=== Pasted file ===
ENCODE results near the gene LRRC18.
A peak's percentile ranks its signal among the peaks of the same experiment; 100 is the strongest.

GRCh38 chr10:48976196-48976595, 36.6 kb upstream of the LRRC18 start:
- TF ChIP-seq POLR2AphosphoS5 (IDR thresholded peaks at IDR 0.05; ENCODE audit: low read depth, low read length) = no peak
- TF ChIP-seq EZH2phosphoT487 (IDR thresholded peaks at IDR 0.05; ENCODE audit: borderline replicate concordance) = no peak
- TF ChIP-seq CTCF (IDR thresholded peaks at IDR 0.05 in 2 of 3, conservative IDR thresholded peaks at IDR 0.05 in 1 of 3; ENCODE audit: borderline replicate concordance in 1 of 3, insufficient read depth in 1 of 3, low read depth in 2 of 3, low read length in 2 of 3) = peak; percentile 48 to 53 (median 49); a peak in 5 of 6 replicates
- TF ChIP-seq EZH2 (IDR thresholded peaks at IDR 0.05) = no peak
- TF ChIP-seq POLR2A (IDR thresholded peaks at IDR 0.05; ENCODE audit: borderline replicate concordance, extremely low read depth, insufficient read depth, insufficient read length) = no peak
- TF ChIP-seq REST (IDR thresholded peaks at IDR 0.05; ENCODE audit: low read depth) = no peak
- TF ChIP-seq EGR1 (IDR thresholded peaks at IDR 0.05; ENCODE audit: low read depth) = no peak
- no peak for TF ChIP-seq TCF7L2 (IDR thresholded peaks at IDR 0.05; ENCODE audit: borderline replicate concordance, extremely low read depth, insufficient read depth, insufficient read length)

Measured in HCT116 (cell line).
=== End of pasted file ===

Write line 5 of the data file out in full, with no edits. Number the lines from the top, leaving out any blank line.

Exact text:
- TF ChIP-seq EZH2phosphoT487 (IDR thresholded peaks at IDR 0.05; ENCODE audit: borderline replicate concordance) = no peak